IHS: Europe to Account for 20% of All Netflix Subs by 201525 Aug, 2014 By: Erik Gruenwedel
SVOD pioneer to add 8 million Western European subs by 2018
With launches set to begin next month in six European countries, Netflix is primed to generate 20% of its global subscriber base from Europe by 2015, according to new data from IHS.
New territories include Belgium, France, Luxembourg, Austria, Switzerland and Germany, adding a collective five to six million new subscribers.
IHS has seen a large global shift toward online subscription services. Services such as Netflix are expected to average 18% annual growth over the next five years. The Netflix rollout will propel Western Europe’s online subscription market to an anticipated 35% average annual growth over the same period.
“Between the expansion and its growing popularity in markets such as the U.K., Ireland, Netherlands and Scandinavia, we anticipate that the company will add a total of eight million new subscribers to its European tally by the end of 2018,” Richard Broughton, director of broadband analysis with IHS Technology, said in a statement.
Germany is the second-largest online video market in Europe, behind the United Kingdom. IHS said the market presents not only huge opportunities but also tough obstacles.
Amazon, Vivendi and Sky Deutschland are established competitors in the SVOD market and German consumers are relatively low-spenders compared to their U.K. and North American counterparts. However, Netflix has seen success in Scandinavia, which also featured high cable TV penetration and online competition, so making ground is possible.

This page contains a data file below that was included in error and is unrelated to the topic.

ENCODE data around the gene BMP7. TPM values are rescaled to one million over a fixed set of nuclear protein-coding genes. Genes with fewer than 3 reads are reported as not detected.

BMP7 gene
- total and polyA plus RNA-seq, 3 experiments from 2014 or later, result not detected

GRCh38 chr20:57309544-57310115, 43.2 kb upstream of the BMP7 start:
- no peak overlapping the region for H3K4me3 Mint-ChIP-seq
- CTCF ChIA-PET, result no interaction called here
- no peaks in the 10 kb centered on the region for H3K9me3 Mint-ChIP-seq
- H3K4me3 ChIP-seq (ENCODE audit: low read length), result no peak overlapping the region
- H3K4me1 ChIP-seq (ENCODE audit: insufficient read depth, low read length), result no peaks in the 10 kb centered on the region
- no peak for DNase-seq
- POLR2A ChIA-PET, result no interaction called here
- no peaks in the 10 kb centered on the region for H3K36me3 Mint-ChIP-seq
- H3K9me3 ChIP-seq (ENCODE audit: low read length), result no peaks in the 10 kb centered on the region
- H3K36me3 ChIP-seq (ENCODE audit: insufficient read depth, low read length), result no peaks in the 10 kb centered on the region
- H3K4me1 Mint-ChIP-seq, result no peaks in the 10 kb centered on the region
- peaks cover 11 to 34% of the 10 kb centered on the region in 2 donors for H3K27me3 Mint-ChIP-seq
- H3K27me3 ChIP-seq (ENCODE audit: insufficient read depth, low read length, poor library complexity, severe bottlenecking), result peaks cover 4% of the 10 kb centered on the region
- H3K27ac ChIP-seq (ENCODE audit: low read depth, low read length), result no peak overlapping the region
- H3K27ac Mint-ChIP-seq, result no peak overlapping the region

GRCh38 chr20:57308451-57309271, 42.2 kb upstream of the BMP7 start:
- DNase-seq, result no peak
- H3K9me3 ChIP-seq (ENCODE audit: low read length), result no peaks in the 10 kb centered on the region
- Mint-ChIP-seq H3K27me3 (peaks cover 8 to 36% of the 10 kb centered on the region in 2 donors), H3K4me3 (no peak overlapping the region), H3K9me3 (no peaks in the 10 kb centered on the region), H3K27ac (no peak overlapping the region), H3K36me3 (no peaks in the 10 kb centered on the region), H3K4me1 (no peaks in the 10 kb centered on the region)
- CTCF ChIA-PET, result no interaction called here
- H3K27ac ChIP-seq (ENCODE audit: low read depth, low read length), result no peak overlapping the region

Burgeoning Growth, Costs
Content acquisition and cost of streaming form the bulk of direct costs for Netflix. Internationally, cost of revenue for Netflix (of which the key components are content and streaming costs) reached $267 million in the second quarter, or about $6.71 per month for each paid and free subscriber, according to IHS.
The research firm expects significant additional costs to be incurred from the six new markets. Netflix’s costs increased by approximately $30 million to $35 million in the quarter it launched in the U.K. and Ireland, expanding to as much as $80 million per quarter by the end of Q1 2014.
“Individually, the new markets have a lower-potential than the U.K., in subscriber terms. But in aggregate, due to their sheer combined size, we are likely to see another $80 million to $90 million in international costs in the first quarter post-launch. This addition will represent an increase of roughly one-third over the cost of the entire region,” Broughton said.
Marketing Key to Continued Growth
Content is the keystone of Netflix’s business, but part of the company’s success to date can be attributed to extensive marketing — particularly around its slate of original programming such as “House of Cards” and “Orange Is the New Black.” Marketing spend internationally hit its peak in Q4 2013, when it reached more than $57 million, dipping only marginally in Q1 2014.
“Taking the likely churn rate into account, this cost is paid off in a little over half a year of a paid streaming subscription,” Broughton said. ”Furthermore, global peak search volumes for the latest season of “Orange Is the New Black” were roughly four times higher than those for the first season, with a similar uplift for the second season of “Cards.”